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The Rogue Beautifier

By Lisa Gray
Houston Chronicle
Dec. 21, 2007

Kirk Farris remembers meeting the McKee Street Bridge. It was 1977, and an artist friend was reeling from the news that the Houston police were involved in the brutal death of Joe Campos Torres, whose body turned up in Buffalo Bayou.

Farris' friend wrote a song named "Torres Bread." Farris can't quite explain the bread part — it was, you know, the '70s — but he remembers clearly that the next night, the two of them stood on the bridge, and in a weird, arty ceremony, threw slices of Rainbo bread into the bayou.

"To dispel evil," Farris says. He grins. "We were nuts."

That stretch of the bayou offered plenty of evil to dispel. Just east of downtown, not far from what's now Minute Maid Park, it was a grim, grimy no-man's-land in the elbow of Interstate 10's intersection with U.S. 59. The McKee Street bridge stood surrounded by weedy, abandoned lots, industrial concerns going to seed, and a handful of rickety houses at the edge of the freeway viaduct. The bridge was gray and unlit. In some places, tires and trash were stacked 4 feet high.

But somehow Farris got it into his head that this was an important place. It felt to him like the center of Houston.

The Rainbo slices disappeared into the bayou. But Farris kept coming back.

The privateer

He began hanging out near the bridge, and he got to know its people. He became fond of Road Warrior, a homeless guy who lived beside the bayou and hunted food with a bow and arrow.
He also got to know James Bute IV, the boot-wearing CEO of Bute Paint Co. Bute's great-grandfather founded the company, and its brick building was visible from the bridge. Bute came to the bayou almost every day, Farris said. They'd drink beer and talk about women.

Somehow, during all that hanging out, Farris decided that the stretch of bayou around McKee Street ought to be a park. He considered himself a painter — Bute let him use an upper floor of the paint company as a studio — but the park idea became his real outlet. He thought of it as a site work, kin to James Turrell's Roden Crater or Rick Lowe's Project Rowhouses.

It's the kind of art that Huck Finn might have done. Although Farris formed an official nonprofit, Art and Environmental Architecture, Inc., much of his work was highly unofficial. He became, he says, a "park privateer."

Without anybody's permission, he started mowing land he didn't own, land whose owners hadn't cared for it in generations. He hauled away tires and trash. He planted banana trees and palms, prickly pears and grasses, and river cane that he found in a cemetery.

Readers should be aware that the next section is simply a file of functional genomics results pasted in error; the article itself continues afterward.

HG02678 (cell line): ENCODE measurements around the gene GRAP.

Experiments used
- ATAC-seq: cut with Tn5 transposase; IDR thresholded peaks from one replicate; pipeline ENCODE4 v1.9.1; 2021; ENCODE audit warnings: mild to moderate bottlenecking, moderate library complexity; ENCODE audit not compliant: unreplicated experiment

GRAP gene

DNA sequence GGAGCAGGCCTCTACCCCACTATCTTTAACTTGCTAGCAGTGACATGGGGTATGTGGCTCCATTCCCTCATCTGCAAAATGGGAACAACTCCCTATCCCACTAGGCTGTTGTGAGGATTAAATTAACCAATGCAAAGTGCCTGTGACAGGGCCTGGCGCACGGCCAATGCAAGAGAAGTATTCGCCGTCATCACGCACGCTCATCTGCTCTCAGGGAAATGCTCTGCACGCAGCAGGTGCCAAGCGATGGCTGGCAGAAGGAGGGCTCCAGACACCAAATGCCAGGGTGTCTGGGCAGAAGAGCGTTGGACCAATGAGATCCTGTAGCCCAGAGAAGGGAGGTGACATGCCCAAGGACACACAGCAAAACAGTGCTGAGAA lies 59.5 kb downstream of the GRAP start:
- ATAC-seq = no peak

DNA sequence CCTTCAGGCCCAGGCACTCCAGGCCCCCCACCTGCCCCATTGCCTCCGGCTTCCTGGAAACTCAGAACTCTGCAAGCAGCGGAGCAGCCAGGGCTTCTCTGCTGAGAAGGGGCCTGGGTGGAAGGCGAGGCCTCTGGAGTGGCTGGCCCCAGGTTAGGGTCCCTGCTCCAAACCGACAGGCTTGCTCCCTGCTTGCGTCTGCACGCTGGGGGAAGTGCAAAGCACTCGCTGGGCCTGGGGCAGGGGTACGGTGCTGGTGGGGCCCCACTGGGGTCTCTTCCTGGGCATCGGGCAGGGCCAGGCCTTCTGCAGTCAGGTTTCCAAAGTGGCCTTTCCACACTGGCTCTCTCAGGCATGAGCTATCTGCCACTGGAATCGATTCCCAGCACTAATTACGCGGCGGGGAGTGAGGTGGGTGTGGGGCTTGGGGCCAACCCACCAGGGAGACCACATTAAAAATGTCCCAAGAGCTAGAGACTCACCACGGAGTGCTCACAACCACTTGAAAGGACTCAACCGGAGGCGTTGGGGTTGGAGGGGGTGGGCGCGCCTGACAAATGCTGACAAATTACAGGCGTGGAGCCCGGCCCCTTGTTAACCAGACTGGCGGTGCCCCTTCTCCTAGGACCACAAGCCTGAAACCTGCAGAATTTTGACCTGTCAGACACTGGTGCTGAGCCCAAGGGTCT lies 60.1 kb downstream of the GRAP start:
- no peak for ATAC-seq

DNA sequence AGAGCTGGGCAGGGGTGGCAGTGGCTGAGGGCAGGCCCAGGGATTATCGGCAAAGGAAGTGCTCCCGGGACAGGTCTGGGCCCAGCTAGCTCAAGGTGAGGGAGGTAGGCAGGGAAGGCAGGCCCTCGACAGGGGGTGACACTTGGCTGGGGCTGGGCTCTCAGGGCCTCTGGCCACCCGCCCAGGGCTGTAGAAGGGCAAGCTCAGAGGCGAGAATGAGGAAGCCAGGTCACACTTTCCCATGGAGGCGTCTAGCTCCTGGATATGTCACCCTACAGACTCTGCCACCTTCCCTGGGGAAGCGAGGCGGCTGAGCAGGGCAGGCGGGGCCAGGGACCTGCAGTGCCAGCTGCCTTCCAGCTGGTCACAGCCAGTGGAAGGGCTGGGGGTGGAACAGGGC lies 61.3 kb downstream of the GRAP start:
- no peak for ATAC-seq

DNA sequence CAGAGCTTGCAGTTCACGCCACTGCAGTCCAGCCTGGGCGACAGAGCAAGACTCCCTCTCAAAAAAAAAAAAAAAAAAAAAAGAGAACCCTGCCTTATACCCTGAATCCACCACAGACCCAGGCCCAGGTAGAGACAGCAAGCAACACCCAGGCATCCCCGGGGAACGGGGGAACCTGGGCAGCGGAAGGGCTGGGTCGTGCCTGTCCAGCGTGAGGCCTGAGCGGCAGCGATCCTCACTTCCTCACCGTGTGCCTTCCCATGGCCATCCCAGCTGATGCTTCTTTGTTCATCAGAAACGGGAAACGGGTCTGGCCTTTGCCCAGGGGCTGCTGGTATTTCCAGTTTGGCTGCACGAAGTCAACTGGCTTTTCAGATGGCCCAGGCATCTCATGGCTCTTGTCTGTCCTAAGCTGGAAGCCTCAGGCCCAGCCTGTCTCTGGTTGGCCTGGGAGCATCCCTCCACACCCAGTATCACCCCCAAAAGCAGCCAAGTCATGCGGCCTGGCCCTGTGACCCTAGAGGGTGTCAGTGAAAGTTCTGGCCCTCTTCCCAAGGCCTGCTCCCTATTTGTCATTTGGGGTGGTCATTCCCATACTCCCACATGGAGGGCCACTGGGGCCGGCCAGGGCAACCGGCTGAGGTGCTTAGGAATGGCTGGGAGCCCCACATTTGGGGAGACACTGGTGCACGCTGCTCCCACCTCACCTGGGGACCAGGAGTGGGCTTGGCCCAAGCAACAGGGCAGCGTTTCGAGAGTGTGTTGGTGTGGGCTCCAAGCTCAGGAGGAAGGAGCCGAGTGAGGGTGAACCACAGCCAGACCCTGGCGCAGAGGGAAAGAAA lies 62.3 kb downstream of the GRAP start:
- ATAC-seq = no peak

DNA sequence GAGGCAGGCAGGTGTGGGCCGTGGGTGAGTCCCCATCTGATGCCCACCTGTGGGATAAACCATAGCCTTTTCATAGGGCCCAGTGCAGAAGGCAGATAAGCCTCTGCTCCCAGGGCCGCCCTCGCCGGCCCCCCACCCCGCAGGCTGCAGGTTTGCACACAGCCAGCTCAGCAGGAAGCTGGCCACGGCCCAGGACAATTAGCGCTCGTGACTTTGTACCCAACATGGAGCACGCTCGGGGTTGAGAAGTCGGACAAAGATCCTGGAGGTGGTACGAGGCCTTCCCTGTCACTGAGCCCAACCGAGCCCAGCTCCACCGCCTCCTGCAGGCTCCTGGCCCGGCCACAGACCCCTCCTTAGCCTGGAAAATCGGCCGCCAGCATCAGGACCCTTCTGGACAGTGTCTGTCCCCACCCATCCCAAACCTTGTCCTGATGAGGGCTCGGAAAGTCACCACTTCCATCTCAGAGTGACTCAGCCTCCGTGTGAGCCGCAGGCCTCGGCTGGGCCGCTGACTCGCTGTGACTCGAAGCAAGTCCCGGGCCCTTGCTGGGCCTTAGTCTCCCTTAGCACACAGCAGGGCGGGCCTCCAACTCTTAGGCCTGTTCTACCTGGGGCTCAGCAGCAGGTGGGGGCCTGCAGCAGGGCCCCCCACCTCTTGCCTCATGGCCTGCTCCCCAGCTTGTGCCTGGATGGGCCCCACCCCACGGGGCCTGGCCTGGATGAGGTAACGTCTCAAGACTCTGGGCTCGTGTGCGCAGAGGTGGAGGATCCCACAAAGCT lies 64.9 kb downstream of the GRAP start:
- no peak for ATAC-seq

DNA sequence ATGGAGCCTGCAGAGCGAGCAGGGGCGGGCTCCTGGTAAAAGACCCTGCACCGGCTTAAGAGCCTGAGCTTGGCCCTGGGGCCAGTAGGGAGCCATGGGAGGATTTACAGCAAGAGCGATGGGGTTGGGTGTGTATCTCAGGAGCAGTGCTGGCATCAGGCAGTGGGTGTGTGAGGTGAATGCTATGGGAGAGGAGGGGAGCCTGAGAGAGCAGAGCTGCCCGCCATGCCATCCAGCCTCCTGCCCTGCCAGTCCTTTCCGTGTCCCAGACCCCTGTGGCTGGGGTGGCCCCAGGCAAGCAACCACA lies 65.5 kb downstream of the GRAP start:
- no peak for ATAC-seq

He pestered Harris County to maintain the land it owned near the bridge, and sometimes, after the county maintenance guys mowed a stretch, Farris would mow an adjacent piece to the same height. Then, according to Farris's plan, the next time the county guys were out, they'd unthinkingly mow the whole thing.


Lavender and teal

He talked Jim Bute into donating buckets of lavender and teal house paint, and in 1982, the City of Houston agreed to let Farris use it on McKee Street Bridge. The paint job transformed the bridge into a whacked-out landmark — not the center of Houston, but at least a recognizable place in the city.
Farris schemed to expand the park around the bridge, to build docks and bike paths, to plant orchards and palm gardens. He'd learned that the area was one of the oldest settlements in Houston — part was a place called Frost Town, which traces its history back to the Allen Brothers — and he dreamed of adding historic markers to his park.

Sometimes Farris was fueled by victories. He'd coax the county into leasing new park land, or would discover the long-lost owner of a plot of land. County Commissioner El Franco Lee gave the outlaw project an air of legitimacy.

But sometimes things went terribly wrong. In the fall of 1991, a robber shot and killed James Bute at a car wash. He was 42.

The Bute Paint Co. building became Dakota Lofts. Sitting in his pickup beside McKee Street Bridge, Farris points to the place. Normally Farris talks a mile a minute, his plans and project details pouring out so fast it's hard to absorb them. But for a lonesome few seconds, looking at Bute's old building, he sits quiet.

Oranges and figs

James Bute Memorial Park, as maintained by Harris County, is technically only a few acres on the southeast of the McKee Street Bridge. But as Farris figures it, "our land" includes a patchwork of more than 12 acres, on both sides of the bridge and McKee Street, controlled either by the county or Art and Environmental Architecture. If you include adjacent Texas Department of Transportation green-space, "our land" nearly doubles, and Farris has designs on more.
To everyone but Farris, Bute Park still feels like the edge of something, rather than the center. Farris knows the location of every disappeared street in the old Frost Town, but nothing yet marks them.

The park still attracts more homeless men than frolicking children. Park benches made by artist Kelly Gale Amen were stolen, as was the metal Harris County seal on the park's sign.

An attempt at a bike path bombed, but Farris has hopes that another, using an old railroad bridge, will connect his park to the University of Houston-Downtown. He likes to imagine students picnicking in an orchard full of oranges and figs.

He hasn't planted those trees yet, but he probably will soon. He knows it's not enough to cast your bread on the waters. You have to plant and mow.


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